28 Days Later: Say Goodbye to the Netflix New Release Rental

WTF Netflix?

Today is sad day for Netflix customers. The online video rental supplier has just announced an agreement with Warner Bros. that will forever alter your online rental experience. Now should you wish to rent a Warner Bros. flick you’ll have to wait out a 28-day holding period after the film’s initial DVD release date.

Of course the partnership rooted in money-making greed — Warner Bros. wants you to buy the DVD instead of rent it —was to be expected. But the new deal is a first of its kind, and we could soon see several other studios follow in Warner Bros. footsteps.

Both companies would like you to know that the deal also guarantees that Warner Bros. will add more direct-to-video and streaming titles to the Netflix collection.


  1. Because people can’t show some restraint for 4 more weeks? It’s not like movies are rushed out of the theaters to dvd/bluray anyway. And for those who don’t want to wait, there’s always the local rental store. Or the internet. I highly doubt that holding out on Netflix will really drive up dvd sales.

  2. I’m good Warner Bros. Ill wait until it comes out on Netflix. Who buys DVD’s anyways?! If there is an awesome box set of lord of the rings movies with extended features and documentaries ill buy it….but other than that….. no.

  3. This is just asking people to pirate more, and if people find piracy more convenient this could end up backfiring on Netflix as well. Bad move all around, though I doubt most netflix customers will care that much.

  4. My concept of when a new release comes out is whenever Netflix tells me it’s new, so the delay will not really affect me. Not mentioned in this blurb, the money that Netflix will be saving as a part of this deal will be used towards providing more copies of the new releases, leading to less wait time.

    I think it’s funny all of the people saying they’re leaving Netflix because of this one little thing. Please do…

  5. ” Now should you wish to rent a Warner Bros. flick you’ll have to wait out a 28-day holding period after the film’s initial DVD release date.”

    So I guess we have to wait until the film has its first period…

  6. All this does is guarantee that I won’t be buying a WB disc any time soon. More Netflix streaming is a boon to customers, and if there’s something I really want to see, well, there’s a certain bay for nautical criminals that doesn’t have a 28 day lockout period.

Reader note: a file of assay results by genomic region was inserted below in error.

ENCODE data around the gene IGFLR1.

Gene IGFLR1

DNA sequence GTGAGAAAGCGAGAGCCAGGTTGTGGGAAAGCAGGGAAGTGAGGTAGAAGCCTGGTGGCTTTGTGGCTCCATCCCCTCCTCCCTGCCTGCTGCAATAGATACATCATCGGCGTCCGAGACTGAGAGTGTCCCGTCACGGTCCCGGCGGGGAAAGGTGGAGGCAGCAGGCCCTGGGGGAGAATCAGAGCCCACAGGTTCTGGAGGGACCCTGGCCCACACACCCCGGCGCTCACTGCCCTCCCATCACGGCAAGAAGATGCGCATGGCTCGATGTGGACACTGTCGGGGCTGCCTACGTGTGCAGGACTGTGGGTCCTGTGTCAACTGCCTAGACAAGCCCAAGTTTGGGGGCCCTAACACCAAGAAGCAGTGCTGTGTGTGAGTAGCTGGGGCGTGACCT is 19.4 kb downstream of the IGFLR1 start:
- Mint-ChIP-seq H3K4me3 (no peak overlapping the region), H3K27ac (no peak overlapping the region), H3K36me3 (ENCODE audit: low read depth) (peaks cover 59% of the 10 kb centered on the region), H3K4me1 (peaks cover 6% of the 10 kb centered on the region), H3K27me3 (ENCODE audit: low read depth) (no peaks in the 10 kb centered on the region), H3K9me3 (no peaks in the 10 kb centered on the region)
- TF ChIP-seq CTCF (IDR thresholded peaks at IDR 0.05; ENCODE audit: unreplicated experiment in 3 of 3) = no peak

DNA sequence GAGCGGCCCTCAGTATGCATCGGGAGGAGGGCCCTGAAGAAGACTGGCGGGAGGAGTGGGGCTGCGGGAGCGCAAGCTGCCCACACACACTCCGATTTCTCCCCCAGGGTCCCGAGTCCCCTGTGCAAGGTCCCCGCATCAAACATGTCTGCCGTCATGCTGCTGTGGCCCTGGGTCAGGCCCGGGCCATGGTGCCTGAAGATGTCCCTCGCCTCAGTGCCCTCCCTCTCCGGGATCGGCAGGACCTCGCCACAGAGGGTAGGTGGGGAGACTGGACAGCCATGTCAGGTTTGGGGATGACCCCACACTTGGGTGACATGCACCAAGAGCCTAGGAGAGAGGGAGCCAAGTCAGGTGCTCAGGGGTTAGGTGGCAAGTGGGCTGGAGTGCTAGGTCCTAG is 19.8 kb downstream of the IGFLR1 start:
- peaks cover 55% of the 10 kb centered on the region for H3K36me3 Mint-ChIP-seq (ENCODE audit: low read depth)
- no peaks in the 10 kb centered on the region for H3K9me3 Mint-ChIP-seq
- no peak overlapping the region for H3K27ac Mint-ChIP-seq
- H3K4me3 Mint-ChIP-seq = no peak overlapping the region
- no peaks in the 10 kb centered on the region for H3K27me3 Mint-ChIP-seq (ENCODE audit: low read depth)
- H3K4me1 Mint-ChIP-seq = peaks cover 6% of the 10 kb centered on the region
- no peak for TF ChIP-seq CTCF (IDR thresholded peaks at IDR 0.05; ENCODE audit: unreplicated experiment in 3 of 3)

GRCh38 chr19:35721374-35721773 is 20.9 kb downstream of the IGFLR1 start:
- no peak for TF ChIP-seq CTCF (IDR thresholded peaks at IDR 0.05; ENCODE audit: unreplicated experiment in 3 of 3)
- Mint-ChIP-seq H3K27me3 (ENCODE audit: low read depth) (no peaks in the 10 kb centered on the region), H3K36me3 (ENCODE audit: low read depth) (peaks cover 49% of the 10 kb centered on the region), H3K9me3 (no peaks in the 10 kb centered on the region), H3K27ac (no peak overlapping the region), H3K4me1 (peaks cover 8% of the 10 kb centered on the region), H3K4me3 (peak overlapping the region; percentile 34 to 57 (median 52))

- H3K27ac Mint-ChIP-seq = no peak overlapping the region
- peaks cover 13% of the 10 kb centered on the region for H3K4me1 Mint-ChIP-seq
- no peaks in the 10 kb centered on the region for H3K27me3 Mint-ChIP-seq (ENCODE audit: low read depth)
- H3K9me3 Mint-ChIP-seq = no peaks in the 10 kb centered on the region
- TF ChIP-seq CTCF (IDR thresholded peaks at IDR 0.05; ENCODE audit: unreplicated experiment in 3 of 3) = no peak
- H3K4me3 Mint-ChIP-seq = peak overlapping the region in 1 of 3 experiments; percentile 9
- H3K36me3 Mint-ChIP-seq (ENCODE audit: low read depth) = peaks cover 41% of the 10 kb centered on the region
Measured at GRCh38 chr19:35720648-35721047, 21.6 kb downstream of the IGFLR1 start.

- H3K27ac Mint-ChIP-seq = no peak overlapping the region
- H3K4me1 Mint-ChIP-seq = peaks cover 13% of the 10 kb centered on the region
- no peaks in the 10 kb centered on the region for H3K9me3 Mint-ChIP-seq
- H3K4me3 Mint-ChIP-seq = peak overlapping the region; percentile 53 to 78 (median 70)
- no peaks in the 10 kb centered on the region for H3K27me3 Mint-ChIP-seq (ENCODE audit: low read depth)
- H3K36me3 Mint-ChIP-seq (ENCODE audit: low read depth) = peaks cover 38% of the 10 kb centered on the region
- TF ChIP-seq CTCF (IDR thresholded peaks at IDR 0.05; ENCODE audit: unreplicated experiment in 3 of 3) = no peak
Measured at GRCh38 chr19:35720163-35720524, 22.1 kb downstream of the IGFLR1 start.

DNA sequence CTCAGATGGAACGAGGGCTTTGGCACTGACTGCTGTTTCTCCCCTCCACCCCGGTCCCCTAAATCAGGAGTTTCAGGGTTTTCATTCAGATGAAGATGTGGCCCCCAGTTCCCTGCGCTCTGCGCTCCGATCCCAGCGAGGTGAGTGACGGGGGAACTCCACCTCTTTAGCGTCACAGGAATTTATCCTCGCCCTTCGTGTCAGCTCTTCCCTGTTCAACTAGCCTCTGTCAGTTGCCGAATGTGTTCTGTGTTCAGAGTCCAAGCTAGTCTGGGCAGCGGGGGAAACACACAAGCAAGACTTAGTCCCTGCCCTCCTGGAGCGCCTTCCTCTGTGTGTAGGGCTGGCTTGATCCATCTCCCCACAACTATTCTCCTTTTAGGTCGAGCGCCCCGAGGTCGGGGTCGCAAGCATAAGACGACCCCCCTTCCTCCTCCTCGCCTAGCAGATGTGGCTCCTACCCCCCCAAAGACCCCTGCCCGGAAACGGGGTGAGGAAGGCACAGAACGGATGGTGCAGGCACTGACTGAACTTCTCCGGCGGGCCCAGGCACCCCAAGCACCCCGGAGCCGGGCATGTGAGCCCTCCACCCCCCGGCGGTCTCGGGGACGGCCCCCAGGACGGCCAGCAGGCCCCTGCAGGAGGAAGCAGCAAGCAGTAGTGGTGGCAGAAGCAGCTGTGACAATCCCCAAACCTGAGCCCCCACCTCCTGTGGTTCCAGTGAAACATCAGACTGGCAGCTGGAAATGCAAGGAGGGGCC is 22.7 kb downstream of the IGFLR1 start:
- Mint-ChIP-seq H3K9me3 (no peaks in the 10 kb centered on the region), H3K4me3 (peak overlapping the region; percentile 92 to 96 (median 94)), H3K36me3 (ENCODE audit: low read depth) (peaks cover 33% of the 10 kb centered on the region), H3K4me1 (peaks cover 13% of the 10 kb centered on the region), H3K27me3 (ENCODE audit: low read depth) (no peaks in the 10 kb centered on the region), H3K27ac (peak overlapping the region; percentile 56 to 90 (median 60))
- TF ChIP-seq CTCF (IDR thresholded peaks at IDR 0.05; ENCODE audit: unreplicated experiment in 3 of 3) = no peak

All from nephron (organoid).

7. I think it’s a dumb move, built on Warner’s false belief that it will increase DVD sales rather than just increase piracy, but if there’s a decent trade-off in streaming titles to Netflix, I have no problem with this deal. I can very easily wait the 28 days.

    I’ll wait and see how well Netflix makes out on new streaming titles because of it, but it’s far from “a sad day for Netflix customers.”

  8. WB are shooting themselves in the foot. I don’t have time to watch the movies already in my queue now – it’ll be at least a month before I get to those, let alone whatever new ones I add. This move is *not* motivating me to buy movies.

    Good luck with it, WB…

  9. Look at the bright side. Netflix is likely making more money from WB, which will allow them to serve customers better. And judging by the above comments, most people don’t care about the extra 28 days anyway. I don’t have Netflix, but it sounds win-win to me. I use the Blockbuster Express kiosks, and probably rent 1 movie a month. The impatient can always go that route anyway.

  10. I am with tiki god, 200+ in the queue…This is just warner bros. trying to hold on to the past…they should call up their friends the newspapers for a comforting word.

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